At the Doctor’s office the other day, I was placidly answering routine questions regarding medications, changes in any routines or treatments, and of course, current complaints with the nurse practitioner before my appointment with my MD began.
“Where does the pain currently affect you the most?” The nurse questioned, her pen steady as she listened for my reply.
I laughed without humor before responding that the pain throughout the entire length of my body, including joint, muscle, and nerve pain, screamed daily in my ears at nearly equal levels. “It hurts to live,” I summed up without giving a thought to this simply put truth in my life.
- It’s a basic fact of my life – everything I do hurts. Walking, sitting, standing, eating, reading, writing, driving, shopping, traveling, treatments. Every activity hurts in one way or another.
For example, when walking my dog outdoors, the sunshine bothers my eyes and causes my chronic cluster headaches to worsen, while my muscles and joints ache as though my body significantly aged during the time it took to simply put on my tennis shoes. Random noises can set my nerves on edge within seconds and temperatures high and low can cause my oxygen levels to dip while my heart rate soars.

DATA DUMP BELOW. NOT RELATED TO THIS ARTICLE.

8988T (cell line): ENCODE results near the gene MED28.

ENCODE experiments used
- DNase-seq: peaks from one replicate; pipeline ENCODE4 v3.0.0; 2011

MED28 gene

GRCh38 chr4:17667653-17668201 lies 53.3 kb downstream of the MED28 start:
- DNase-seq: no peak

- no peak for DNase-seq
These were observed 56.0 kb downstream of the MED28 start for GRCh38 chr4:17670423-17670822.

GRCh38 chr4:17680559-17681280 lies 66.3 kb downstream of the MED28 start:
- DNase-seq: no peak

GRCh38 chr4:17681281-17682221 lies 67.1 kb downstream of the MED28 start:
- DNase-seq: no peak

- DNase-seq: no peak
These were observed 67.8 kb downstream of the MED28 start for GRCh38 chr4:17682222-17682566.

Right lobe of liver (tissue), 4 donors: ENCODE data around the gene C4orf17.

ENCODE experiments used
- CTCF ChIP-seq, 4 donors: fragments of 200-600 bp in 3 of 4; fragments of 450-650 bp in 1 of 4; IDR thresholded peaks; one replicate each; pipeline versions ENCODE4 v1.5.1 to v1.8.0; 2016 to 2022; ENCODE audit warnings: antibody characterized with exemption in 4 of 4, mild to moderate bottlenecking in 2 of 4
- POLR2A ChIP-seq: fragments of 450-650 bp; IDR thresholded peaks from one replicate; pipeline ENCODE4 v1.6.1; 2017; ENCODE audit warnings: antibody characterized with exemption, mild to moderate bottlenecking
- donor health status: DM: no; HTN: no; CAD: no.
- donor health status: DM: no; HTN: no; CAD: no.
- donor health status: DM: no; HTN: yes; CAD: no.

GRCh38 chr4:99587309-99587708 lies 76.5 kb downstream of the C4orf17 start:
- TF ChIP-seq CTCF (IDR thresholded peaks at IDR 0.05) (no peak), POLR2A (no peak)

Life hurts. Do I stop living? Some days I “take a personal day” and take it slow, while other days I fight through the pain, knowing that my life will unfortunately be filled with daily pain and I cannot retreat because of such difficult daily battles.
After my answer at my Doc’s office, the nurse paused; later, she said it was hard to hear me say that life was pain and it hurt to live, adding with great tenderness that “it shouldn’t be that way.”
You know what? I agree wholeheartedly, and will continue to live through the pain with the hope of living without so much of it in the years to come.